Study finds no link between high HIV risk and injectable contraceptive use in women

Wednesday June 26 2019

The intrauterine device is a popular means of birth control.

The intrauterine device is a popular means of birth control. PHOTO | FILE | NATION MEDIA GROUP 

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For decades, data collected across Africa showed that women who use injectable contraceptives appeared to have a high risk of acquiring HIV compared with those on other birth control methods.

Now a new study commissioned by the World Health Organisation shows that there is no substantial increase in HIV risk among women using three of the most common contraceptive methods on the continent — injectables, implants and the intrauterine devices (IUD).

The results of the randomised clinical trial, known as the Evidence for Contraceptive Options and HIV Outcomes (Echo) was released Thursday in Durban, South Africa.


Conducted among 7,829 women in four African countries — Kenya, Zambia, South Africa and eSwatini — the trial involved sexually active, HIV negative women aged 16-35. It sought to evaluate whether there was any difference in the risk of HIV acquisition among women who used Depo-Provera (injectable) implants (Jadelle) and the IUD.

Participants were randomly assigned to use one of the three contraceptive methods. The study found no higher risk of infection in the use of one method over the other.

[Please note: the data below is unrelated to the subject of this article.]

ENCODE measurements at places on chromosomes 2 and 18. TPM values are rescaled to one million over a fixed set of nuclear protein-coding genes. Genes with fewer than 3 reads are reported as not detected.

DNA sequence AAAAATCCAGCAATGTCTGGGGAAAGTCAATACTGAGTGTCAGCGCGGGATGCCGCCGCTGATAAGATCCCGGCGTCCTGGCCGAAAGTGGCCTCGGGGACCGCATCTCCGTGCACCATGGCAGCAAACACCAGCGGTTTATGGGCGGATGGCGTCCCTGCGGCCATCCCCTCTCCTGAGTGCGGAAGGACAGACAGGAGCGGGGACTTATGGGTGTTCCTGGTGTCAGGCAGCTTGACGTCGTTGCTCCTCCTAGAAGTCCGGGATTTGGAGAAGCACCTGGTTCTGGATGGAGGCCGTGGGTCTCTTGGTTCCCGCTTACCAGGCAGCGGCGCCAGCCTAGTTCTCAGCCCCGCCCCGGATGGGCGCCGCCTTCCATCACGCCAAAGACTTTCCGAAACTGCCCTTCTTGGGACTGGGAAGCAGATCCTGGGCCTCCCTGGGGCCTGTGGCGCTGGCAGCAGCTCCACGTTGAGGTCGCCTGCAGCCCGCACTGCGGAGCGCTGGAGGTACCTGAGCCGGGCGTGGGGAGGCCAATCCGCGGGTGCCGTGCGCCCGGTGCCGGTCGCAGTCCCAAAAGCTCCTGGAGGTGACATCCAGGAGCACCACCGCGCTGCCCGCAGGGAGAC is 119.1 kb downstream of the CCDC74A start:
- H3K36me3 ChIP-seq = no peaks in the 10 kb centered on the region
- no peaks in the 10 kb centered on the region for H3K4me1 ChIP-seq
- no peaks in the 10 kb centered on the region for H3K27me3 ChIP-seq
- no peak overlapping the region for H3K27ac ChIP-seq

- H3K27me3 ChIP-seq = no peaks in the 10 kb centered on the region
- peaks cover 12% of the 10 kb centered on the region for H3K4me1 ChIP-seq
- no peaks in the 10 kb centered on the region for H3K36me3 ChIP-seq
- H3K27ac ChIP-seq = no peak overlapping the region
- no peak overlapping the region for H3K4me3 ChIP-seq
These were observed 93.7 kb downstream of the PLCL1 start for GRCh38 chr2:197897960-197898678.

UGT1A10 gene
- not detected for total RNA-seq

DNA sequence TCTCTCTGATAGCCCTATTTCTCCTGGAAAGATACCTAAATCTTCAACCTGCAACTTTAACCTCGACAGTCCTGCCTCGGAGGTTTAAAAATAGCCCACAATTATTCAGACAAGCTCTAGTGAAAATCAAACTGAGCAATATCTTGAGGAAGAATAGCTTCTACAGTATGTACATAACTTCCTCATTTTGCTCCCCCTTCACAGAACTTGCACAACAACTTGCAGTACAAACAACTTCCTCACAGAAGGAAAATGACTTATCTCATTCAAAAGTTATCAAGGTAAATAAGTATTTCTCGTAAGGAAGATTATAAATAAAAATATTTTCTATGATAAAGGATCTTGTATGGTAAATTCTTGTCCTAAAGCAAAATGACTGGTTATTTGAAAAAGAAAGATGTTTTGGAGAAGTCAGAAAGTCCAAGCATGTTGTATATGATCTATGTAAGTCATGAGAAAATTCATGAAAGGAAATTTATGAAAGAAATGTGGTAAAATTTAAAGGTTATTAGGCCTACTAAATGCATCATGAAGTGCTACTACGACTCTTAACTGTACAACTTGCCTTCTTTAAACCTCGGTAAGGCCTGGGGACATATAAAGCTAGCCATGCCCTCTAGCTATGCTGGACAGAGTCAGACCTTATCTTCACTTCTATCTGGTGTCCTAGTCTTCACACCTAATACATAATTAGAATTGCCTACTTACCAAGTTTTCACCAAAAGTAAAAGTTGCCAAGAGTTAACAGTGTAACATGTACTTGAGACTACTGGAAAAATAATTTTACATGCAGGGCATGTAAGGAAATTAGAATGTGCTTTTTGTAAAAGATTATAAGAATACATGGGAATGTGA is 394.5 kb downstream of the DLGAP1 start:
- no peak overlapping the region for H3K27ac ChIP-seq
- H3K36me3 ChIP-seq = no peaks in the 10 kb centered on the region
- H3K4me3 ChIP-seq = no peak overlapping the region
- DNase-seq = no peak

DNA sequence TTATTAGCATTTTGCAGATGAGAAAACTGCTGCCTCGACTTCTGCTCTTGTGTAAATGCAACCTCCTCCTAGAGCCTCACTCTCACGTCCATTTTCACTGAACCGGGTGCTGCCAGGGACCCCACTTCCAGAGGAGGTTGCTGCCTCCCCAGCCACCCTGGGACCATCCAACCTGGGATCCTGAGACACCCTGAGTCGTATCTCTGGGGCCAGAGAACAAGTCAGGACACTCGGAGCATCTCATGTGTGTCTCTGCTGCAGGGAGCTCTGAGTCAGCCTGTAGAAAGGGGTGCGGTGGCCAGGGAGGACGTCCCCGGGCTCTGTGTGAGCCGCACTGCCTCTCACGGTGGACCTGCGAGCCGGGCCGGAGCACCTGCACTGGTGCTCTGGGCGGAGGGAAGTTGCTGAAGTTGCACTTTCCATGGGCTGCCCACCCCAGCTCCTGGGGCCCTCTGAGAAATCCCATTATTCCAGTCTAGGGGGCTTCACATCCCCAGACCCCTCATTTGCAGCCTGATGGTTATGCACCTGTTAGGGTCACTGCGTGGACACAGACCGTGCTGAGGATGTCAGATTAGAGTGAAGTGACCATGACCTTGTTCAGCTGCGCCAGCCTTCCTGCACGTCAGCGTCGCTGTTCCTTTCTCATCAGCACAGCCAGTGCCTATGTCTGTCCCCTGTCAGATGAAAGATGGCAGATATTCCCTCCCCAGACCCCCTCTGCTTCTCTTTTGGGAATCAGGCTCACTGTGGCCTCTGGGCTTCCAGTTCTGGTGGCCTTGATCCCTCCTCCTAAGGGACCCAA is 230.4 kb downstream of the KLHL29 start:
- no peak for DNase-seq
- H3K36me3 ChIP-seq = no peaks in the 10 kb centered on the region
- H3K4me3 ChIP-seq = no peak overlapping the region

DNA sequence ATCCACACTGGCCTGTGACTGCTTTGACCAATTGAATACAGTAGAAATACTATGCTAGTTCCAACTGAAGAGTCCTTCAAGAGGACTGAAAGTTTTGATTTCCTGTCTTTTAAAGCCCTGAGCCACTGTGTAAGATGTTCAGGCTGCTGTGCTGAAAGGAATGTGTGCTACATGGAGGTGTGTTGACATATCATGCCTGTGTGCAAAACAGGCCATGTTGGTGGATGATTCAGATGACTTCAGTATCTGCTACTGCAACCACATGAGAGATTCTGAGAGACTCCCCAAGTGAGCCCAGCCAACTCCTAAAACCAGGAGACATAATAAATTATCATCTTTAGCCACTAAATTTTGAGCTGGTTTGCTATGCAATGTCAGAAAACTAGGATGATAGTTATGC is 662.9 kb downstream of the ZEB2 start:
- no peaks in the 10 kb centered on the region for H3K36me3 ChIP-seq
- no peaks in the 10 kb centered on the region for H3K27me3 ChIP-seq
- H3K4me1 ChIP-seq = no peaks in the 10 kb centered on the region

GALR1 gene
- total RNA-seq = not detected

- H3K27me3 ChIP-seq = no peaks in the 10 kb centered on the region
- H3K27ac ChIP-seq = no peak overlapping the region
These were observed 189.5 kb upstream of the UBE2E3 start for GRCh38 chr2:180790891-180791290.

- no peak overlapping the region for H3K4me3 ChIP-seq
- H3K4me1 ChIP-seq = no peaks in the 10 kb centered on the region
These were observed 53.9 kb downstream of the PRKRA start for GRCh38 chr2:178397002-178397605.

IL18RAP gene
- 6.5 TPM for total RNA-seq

According to the results, of the 397 HIV infections that occurred during the study period, 143 were among those using injectables, 138 among those on the IUD while the group using the implant registered 116 infections.

Global HIV/Aids campaigners said the news was reassuring but that a lot still needs to be done to ensure women have access to services to reduce their risk of HIV acquisition while at the same time having access to effective contraceptive services.

“These results contain both good and bad news,” said Mitchell Warren, the executive director of the Global Advocacy for HIV Prevention in a statement.

“On the one hand, a well-run randomised trial has demonstrated no difference in HIV risk among the three highly effective family planning methods, on the other hand the trial is a sobering reminder that women and girls in East and Southern Africa are still at a high risk of HIV infection,” he added.


Dr Placid Mihayo, from the Reproductive Health Division of Uganda’s Health Ministry said the focus should be on educating women on the continued benefits of contraceptive use, while at the same time promoting the use of HIV-prevention tools.

“We have a high fertility rate as a country — 60 per cent of the population is under the age of 30. So we still need to promote family planning as well as programmes that will reduce the risk of HIV acquisition,” he said.

Dr Olive Sentumbwe, the family health and population advisor at the WHO-Uganda office said the focus should be on telling women that consistent and correct use of both the male and female condom will go a long way in protecting them against HIV and other sexually transmitted infections.

According to Dr Rachel Baggaley from WHO’s HIV and Hepatitis department, the results of the study highlight the need to step up HIV prevention efforts in high burden countries, particularly for young women. The East and Southern Africa region continues to have the highest burden of HIV on the continent, according to UNAids.

The WHO Guideline Development Group meets next month to review recommendations concerning women’s eligibility for using different contraceptive methods if they are at high risk of HIV.